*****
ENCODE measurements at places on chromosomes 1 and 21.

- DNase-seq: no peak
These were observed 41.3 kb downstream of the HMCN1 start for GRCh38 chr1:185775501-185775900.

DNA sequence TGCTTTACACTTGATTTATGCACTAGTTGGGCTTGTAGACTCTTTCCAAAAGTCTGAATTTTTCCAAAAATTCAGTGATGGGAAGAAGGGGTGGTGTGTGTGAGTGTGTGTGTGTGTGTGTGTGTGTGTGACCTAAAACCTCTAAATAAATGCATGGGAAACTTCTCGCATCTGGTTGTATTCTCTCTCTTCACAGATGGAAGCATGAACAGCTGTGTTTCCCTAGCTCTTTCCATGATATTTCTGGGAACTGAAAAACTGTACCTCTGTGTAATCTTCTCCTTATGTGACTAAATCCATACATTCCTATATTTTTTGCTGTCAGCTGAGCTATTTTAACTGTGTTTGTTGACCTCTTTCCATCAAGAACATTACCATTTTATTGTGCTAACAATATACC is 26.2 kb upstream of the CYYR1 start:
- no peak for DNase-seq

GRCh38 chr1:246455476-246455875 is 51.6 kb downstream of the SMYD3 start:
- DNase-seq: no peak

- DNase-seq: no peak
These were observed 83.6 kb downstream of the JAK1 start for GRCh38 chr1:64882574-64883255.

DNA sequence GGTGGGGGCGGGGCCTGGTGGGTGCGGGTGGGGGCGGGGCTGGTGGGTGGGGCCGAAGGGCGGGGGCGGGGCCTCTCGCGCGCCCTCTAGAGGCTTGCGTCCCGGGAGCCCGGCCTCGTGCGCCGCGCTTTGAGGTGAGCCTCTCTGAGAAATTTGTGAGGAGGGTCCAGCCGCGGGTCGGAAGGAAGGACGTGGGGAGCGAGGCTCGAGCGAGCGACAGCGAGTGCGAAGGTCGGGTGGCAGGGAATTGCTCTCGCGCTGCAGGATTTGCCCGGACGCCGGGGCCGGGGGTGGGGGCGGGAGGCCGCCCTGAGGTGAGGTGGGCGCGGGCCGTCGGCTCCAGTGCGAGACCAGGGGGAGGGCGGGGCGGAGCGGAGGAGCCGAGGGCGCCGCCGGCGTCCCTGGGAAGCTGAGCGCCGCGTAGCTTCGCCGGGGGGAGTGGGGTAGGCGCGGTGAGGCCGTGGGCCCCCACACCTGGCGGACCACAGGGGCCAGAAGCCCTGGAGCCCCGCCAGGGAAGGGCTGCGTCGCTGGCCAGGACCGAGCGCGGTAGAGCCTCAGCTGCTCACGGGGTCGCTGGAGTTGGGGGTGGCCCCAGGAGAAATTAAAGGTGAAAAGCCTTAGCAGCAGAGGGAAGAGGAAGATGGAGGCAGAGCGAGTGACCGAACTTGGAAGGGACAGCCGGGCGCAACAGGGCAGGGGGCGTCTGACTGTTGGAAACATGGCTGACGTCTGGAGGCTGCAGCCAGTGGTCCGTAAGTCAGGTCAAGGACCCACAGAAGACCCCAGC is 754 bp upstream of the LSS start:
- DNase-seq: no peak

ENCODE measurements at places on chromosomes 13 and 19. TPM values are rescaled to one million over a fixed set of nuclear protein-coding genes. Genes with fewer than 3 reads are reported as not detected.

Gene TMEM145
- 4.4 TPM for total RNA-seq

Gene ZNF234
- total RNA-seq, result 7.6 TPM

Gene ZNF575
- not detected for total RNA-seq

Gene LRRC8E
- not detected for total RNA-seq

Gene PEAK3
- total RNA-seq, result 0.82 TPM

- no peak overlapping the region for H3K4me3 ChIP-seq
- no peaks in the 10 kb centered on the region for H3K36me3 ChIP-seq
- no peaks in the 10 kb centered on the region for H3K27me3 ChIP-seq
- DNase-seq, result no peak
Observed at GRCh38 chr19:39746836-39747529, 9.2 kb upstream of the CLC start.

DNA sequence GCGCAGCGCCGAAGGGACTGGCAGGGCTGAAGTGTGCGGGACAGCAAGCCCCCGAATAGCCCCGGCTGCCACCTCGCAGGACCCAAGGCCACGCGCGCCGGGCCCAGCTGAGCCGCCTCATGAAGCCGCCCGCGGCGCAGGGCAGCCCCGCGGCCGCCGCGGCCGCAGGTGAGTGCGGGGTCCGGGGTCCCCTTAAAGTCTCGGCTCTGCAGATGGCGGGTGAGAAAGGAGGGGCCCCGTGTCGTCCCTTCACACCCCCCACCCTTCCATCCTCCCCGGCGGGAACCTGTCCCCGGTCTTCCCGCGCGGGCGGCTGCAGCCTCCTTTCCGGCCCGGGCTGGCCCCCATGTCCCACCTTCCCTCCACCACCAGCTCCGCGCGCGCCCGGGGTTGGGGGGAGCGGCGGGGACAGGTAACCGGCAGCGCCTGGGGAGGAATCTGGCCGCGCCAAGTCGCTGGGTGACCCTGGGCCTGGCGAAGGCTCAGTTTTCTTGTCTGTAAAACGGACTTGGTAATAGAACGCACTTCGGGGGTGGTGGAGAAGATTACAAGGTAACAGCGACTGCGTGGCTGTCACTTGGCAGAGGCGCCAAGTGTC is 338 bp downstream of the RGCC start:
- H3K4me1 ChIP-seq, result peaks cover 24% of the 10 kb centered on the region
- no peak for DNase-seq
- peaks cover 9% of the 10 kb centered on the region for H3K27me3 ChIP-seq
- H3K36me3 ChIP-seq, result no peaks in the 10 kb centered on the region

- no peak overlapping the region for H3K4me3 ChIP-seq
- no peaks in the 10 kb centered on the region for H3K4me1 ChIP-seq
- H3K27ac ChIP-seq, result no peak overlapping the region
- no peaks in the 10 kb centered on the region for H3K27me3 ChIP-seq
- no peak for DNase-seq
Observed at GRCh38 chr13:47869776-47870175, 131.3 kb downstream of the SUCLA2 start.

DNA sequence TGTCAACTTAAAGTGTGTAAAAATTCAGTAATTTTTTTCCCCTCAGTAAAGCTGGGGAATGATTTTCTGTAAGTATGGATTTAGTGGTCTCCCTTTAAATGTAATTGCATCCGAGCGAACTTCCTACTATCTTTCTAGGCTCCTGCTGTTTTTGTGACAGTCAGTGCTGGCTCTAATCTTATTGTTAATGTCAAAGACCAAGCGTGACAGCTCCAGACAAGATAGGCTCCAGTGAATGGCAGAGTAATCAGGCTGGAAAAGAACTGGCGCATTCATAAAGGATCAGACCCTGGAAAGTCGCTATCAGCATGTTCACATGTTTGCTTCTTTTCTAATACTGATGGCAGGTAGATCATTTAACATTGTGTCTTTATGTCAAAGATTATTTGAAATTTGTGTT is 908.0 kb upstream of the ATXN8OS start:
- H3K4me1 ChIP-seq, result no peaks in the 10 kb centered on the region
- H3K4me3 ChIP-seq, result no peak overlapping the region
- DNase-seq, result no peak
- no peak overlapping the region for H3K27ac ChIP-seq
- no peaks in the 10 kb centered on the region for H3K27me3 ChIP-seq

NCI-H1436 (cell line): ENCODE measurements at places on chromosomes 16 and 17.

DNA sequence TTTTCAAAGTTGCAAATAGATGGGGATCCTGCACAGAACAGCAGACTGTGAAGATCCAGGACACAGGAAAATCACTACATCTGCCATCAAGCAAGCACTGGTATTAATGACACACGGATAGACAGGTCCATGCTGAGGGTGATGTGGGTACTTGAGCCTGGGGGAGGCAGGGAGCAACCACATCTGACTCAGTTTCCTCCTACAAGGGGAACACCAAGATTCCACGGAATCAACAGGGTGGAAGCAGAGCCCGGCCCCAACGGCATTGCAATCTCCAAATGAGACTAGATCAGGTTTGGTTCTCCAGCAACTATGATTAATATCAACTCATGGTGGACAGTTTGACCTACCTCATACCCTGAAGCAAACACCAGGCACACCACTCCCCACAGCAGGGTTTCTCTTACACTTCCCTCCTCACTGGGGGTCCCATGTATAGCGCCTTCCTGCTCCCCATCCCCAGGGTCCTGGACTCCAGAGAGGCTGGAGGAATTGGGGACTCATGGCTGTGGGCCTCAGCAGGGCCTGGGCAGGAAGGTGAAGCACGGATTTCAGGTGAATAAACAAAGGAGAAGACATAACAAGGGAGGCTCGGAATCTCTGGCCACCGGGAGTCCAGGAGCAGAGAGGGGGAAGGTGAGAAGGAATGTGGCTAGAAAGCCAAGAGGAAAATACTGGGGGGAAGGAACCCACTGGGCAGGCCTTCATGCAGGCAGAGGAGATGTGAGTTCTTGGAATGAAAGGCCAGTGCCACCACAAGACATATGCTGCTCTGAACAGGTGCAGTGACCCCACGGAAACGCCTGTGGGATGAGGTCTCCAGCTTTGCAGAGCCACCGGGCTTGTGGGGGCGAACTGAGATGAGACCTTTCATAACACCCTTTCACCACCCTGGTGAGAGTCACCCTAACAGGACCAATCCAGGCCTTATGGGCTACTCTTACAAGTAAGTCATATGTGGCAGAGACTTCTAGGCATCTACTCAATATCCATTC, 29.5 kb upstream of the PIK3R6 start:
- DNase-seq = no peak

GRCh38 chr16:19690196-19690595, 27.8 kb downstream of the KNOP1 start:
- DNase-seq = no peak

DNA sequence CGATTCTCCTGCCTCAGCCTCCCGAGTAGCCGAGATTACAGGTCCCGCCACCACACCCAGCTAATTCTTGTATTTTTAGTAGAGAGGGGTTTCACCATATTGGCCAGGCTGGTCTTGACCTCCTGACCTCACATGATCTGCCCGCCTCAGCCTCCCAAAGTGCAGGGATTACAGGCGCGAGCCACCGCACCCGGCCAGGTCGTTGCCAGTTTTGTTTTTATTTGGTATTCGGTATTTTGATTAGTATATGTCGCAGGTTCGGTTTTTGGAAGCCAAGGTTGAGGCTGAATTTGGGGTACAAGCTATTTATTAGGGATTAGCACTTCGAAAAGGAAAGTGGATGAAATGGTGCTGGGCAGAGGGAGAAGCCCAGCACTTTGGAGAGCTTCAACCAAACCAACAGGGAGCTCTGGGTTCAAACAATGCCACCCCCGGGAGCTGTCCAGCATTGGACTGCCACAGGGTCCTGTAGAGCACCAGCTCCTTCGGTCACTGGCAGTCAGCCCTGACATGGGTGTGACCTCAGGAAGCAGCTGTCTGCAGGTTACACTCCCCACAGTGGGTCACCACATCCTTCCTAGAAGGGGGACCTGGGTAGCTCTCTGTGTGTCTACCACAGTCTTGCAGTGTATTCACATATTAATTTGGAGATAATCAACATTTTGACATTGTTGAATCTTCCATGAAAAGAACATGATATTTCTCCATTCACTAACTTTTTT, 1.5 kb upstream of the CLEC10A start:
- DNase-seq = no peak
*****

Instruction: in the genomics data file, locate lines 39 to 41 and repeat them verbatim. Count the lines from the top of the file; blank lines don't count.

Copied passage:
DNA sequence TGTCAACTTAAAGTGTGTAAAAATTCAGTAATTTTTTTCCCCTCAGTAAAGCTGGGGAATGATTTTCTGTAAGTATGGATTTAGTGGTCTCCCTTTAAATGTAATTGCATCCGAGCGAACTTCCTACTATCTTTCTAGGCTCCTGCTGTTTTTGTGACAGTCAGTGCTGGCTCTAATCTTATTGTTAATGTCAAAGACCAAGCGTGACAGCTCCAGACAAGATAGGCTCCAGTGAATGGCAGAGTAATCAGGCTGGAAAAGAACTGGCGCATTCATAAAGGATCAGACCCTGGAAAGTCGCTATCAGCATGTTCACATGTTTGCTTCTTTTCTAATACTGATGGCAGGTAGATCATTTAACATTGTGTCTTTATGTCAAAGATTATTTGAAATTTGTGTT is 908.0 kb upstream of the ATXN8OS start:
- H3K4me1 ChIP-seq, result no peaks in the 10 kb centered on the region
- H3K4me3 ChIP-seq, result no peak overlapping the region